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>> Disco 100

I question this figure too. I suffer from mild tinnitus. I say mild because sometimes I don't notice it. I know exactly when it started - one night in a disco more years ago than I care to remember. One day, nothing. One night a very noisy disco. Next Day, tinnitus, :x and I've had it ever since.

It gets set off by loud music in the home (which is annoying because I love those classic rock tracks!), and my palm sander. Don't know why the latter - must be some frequency it emits. I have a Porter Cable 5". The Bosch 1/3 sheet sander is fine, as it the Craftsman belt sander even though it is incredibly noisy from the gears. Just the Porter Cable. One day I'll try some else's of another make!

One thing - I used chipboard for the roof of my workshop (the building was derelict when I bought the place and I had to put a new roof on) and that is about to be covered with a thick layer of polystyrene insulation. Wonder if that'll help quieten the shop down a bit? The bare walls don't help, but lots of things are hung on them -- I'll have to put up some thick dust sheets, too, to see if that makes a difference. It'll certainly help with ease of shop cleanup as well :)
 
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Anonymous

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I recently purchased a new Fein shop vacuum because the noise level of my old ShopVac brand was so loud. I wish I had done this long ago. The old one sounded very similar to a B-52 at take-off (although at over 20 years old it still sucked very well). The difference in noise between the two vacuums is like night and day.
 

Midnight

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After a week with nothing but hand planes breakin the quiet in the shop, today was a shock to the system. Router, shop vac and DC all running at the same time.... mannnnnn that gets loooongggg in a hurry....
 

ydb1md

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Tony":2ikw61z7 said:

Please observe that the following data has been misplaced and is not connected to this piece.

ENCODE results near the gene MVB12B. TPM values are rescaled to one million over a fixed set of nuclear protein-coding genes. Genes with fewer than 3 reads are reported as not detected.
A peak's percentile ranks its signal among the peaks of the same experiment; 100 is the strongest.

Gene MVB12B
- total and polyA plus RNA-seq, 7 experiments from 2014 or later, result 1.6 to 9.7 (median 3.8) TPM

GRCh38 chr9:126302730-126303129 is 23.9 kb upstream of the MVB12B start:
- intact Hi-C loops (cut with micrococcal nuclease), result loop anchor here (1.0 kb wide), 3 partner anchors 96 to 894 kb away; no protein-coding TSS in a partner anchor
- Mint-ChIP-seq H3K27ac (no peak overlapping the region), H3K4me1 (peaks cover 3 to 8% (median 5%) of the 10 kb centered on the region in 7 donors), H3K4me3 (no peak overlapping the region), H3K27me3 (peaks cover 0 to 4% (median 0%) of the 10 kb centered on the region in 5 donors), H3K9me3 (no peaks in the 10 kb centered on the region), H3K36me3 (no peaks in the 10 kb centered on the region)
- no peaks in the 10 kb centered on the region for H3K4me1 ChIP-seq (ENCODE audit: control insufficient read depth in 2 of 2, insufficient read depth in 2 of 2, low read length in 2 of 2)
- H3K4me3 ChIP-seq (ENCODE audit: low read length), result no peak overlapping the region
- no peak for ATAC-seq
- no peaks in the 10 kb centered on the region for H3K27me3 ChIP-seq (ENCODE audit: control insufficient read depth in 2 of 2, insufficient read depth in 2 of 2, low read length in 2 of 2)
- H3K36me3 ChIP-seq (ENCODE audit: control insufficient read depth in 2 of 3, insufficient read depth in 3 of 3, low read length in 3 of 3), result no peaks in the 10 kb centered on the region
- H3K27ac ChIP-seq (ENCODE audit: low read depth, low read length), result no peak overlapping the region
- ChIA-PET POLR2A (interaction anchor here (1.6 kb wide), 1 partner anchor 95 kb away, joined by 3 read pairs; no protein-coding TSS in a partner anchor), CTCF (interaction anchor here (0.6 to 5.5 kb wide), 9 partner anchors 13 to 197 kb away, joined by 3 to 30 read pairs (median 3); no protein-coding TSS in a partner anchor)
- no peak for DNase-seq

Hi all


NOTE it takes a 10dB increase for the sound pressure to register as being twice as loud to humans. 1dB is the smallest change we can perceive and 3dB is the change exhibited by a doubling of power in an audio amp. (a 100W amp is 3dB louder than a 50W amp)
Actually, a 3db increase is perceived as a doubling of the sound level. It takes a 10x increase in the power output of an audio amp to double the sound level. :)

An interesting poll would be to find out what everyone uses for hearing protection.
 

Gill

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Hi Tony

I'd be interested to learn how your scrollsaw fares noise-wise. I couldn't find it in your list.

Gill
 
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Anonymous

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Gill":164r2i1e said:
Hi Tony

I'd be interested to learn how your scrollsaw fares noise-wise. I couldn't find it in your list.

Gill
I shall test it very soon :)

Also a few other tools that have hit the workshop since I did this round of tests
 

brocher

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As a new member, I am really pleased to see attention being given to noise on workshops. I have worked with power tools for many years and have always worn ear defenders whenever I use any power tool anywhere! I also have tinnitus and wearing ear protection is the only way I can enjoy working with wood. I am amazed when I watch TV programmes and see no obvious ear protection being worn (if they are using ear plugs then the presenters should say so and why!). It appears that more attention is paid to dust but not too noise. Why?
 
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Anonymous

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brocher":kt55j7ok said:
mainly size and cost. Series wound DC motors (Brushed motors) as used in most hand-held power tools have HUGE startup torque and high power for small size because of their electrical connection between rotor and stator. Induction motors (quiet) are massive and very heavy by comparison for the same output power and so not at all suited to hand-held use.

There are constant developments in the area of induction type motors and new and exotic materials are used to bring down weight and size for a given power, however, these materials cost loads and so are prohibitive for hand-held powertools at this time
 

ike

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Hi Brocher. I'm not sure where power and torque comes in, but I've noticed that power tool documentation now has to state noise levels. As to why noise protection isn't mentioned by presenters more often - simple ignorance perhaps? . Interesting point though.

cheers,

Ike
 
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Anonymous

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Hi all

Added two new machines to the list today: Dewalt 625 Router, SIP sliding compound mitre saw